Monday, October 20th, 2014
True
Scott
"We already have $23 billion worth of debt."

Rick Scott on Thursday, June 2nd, 2011 in ABC News 27 interview

Gov. Rick Scott says state debt is $23 billion

Florida Gov. Rick Scott vetoed a record $615 million from the 2011-12 state budget on May 26, 2011, targeting an array of money for projects such as university buildings, a rainwater study and $4.8 million for public broadcasting.

The latter cut caused station managers across the state to worry about possible layoffs, station closings and an increased reliance on private donations.

In a June 2 interview, ABC 27 reporter Jerry Hume in Tallahassee asked Scott if vetoing public broadcasting dollars was a hard choice compared to other line items. Here is Scott's full response (available by video):

"I don't think the state ought to be paying for that. But the easy ones are things like studying how to collect rainwater, stuff like that, and a new barn and things like that. But there's a lot of tough ones. But the way I thought about it was, what should state government be doing? I mean, there's a lot of good things in there, but they were local issues, or charity should be doing it, or there's a better way of doing it, or we're already doing it a different way.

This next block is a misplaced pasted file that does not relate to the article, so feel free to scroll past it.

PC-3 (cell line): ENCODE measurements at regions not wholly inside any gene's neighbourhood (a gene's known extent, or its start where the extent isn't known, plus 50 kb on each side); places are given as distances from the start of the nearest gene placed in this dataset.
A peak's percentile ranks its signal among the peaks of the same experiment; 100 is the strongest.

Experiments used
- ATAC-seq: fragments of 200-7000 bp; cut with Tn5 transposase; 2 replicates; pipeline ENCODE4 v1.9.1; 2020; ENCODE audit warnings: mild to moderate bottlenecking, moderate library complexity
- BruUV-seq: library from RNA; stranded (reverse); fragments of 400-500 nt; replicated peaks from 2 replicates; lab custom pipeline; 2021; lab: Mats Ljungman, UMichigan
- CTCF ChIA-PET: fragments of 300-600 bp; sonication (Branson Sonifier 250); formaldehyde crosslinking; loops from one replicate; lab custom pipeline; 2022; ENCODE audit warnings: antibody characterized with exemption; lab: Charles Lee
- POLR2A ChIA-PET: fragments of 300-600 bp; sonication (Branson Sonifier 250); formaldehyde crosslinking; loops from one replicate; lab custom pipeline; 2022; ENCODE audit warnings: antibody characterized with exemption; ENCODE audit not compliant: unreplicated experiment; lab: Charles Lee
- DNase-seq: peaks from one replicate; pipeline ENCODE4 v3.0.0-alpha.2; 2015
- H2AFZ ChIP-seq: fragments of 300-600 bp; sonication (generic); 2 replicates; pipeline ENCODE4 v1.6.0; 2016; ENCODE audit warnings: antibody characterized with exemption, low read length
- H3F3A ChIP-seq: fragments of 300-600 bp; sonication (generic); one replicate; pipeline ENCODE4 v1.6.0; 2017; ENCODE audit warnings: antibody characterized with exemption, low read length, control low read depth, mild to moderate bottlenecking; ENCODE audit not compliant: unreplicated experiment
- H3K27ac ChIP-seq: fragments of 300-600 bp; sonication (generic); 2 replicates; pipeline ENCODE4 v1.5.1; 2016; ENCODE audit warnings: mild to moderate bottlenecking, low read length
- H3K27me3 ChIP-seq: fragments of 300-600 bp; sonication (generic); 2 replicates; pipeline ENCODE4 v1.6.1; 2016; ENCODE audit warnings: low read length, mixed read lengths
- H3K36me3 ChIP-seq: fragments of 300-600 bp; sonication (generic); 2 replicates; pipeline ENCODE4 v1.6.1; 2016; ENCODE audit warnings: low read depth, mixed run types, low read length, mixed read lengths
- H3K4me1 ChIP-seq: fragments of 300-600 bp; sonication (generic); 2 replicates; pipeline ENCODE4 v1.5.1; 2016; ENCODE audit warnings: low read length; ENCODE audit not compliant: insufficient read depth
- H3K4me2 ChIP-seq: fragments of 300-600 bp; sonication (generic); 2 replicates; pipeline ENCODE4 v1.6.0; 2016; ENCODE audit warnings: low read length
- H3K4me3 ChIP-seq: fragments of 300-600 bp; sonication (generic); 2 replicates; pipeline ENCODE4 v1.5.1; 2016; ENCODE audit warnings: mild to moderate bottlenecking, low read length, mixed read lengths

"And on top of that, I don't want to increase the debt in the state. We already have $23 billion worth of debt, so those are things I thought about. But really, it was how do we get jobs going?"

Scott mentions the state debt as support for his big cuts, even though the state wasn't going to issue new debt just for public broadcasting. But it got us thinking: How big is the state debt, anyway?

Turns out, this isn't the first time Scott has bemoaned the state's debt. In late May, Scott warned he was thinking about vetoing Public Education Capital Outlay projects, which pay for college and university construction projects and represent the state's largest bond program. He said the added debt of $134 million could jeopardize the state's credit rating and increase costs of future borrowing.

"I'm clearly focused on the amount of debt the state has," Scott said then. "I'm clearly focused on the debt rating."

Where does he get that number?

Our search for the state debt level starts with Scott spokesman Lane Wright. He directed us to a December 2010 report on Florida's debt affordability, written by the State Board of Administration's Division of Bond Finance. The division is responsible for executing bonds authorized by the Legislature and administers financing programs for educational facilities and transportation projects, among other programs.